Washington State University Extension

Garden Tips

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written by
Marianne C. Ophardt
WSU Extension Faculty
for the Tri-City Herald, Kennewick, WA
published 2/21/14

After a long and dreary winter, WSU Extension=s Spring Garden Day on March 8th offers a cure for lcoal gardeners with spring fever. This daylong educational gardening program will be kicked off with two terrific keynote presentations.

Dr. David James will start Spring Garden Day with his presentation on butterflies. At the young age of eight, James was a budding entomologist who was fascinated by butterflies and began rearing them at his English home. After studying zoology in college, he migrated to Australia where he did his graduate research on the winter biology of Monarch butterflies.

James came to Washington State University in 1999 and is stationed at the WSU Prosser Research Station where he is researching biological control of insect and mite pests in vineyards and other irrigated crops. He also directs the WSU AVineyard Beauty with Benefits@ project that involves using native plants to both beautify and attract beneficial insects to commercial vineyards.

As busy as that keeps him, he still finds time to study butterflies, including his favorite, the Monarch butterfly. He recently coauthored a beautifully illustrated book on the caterpillars of Pacific Northwest butterflies titled ALife Histories of Cascadia Butterflies.@ James has been quoted as saying that A a world without butterflies would be a very sad place.@ His presentation will include butterfly biology as well as how to protect and encourage butterflies.

Dr. Steve Sheppard, Chair of the Entomology Department at WSU in Pullman, will be giving the second keynote about honeybees. Sheppard=s bee story also begins as a young boy with a great grandfather who had more than a hundred hives along the Savannah River in the southeast. However, Sheppard didn=t become a beekeeper until after taking a beekeeping class in college. After that, he went on to study bee genetics in graduate school.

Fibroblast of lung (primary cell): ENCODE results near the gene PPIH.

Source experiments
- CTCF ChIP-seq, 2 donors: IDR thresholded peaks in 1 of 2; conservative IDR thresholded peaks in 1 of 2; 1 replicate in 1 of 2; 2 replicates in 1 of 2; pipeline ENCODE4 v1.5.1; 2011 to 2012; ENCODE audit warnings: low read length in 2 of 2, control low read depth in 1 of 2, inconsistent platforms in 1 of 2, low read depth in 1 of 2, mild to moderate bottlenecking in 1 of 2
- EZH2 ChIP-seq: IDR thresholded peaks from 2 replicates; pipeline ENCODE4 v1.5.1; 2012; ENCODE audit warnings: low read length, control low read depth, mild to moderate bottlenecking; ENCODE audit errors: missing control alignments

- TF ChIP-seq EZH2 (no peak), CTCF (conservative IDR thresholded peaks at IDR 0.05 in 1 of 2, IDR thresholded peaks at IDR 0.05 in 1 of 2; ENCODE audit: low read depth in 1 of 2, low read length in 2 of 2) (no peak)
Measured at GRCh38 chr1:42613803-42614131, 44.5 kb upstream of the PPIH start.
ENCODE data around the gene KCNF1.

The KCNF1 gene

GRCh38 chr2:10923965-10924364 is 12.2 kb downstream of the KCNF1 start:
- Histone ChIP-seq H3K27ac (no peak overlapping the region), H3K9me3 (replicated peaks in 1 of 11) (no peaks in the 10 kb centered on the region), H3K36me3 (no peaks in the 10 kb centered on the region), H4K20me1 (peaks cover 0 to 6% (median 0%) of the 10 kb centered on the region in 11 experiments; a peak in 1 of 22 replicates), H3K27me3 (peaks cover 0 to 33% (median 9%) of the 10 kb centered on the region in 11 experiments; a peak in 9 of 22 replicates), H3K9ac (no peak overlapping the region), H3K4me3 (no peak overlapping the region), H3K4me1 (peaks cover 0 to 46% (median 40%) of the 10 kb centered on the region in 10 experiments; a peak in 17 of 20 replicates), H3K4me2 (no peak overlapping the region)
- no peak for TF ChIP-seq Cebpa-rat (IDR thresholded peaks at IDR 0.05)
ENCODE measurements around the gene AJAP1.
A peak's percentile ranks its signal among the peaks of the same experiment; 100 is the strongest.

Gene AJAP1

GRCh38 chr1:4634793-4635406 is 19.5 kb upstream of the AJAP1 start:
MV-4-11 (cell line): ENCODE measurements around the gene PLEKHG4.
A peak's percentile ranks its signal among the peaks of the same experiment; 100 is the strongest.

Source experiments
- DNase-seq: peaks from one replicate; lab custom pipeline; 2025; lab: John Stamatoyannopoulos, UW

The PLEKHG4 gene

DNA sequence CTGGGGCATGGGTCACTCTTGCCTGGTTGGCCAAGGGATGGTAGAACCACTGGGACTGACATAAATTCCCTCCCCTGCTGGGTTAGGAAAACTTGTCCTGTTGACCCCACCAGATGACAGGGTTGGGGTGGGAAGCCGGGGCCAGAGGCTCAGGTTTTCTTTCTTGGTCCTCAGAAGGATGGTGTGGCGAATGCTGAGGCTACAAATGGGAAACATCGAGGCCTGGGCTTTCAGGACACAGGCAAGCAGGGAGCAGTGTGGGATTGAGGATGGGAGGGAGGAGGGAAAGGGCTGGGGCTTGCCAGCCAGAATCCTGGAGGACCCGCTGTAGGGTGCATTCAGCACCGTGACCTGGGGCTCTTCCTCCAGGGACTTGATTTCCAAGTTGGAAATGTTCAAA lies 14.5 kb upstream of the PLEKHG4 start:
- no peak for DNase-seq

Sheppard is also head of the Apis Molecular Systematics Laboratory at WSU. They focus on honeybee colony health in the Pacific Northwest. Pesticides are just one of the things that threaten honeybee populations across the country. At Spring Garden Day, Sheppard talk about the fascinating honeybee and how gardeners can protect this valuable pollinating resource.

The keynotes will be followed by a variety of classes for backyard gardeners. Presented by gardeners and other local experts, the scheduled classes are Raised Beds and Container Gardening; Drip Irrigation for the Home Garden; Gardening in Miniature; Managing Fruit Tree Insect Pests; Backyard Greenhouses; Growing Perennial Flowers; Basic Rose Care; and Tools to Make Gardening Easier.

The cost of the program is $20 per person if you pre-register or $25 at the door. More information and a registration brochure can be found on-line on the Benton Franklin WSU Master Gardener Facebook page at You can also call 735-3551 for information and a registration brochure.

Who: Sponsored by WSU Extension Master Gardeners of Benton & Franklin Counties

What: Spring Garden Day – a daylong gardening workshop

Where: The Gallery, Bethel Church, 600 Shockley Rd., Richland, WA

When: March 8th, 2014 8:30 a.m. to 3:30 p.m.

Why: Help new and experienced local gardeners learn more about gardening

Published: 2/21/2014 1:47 PM



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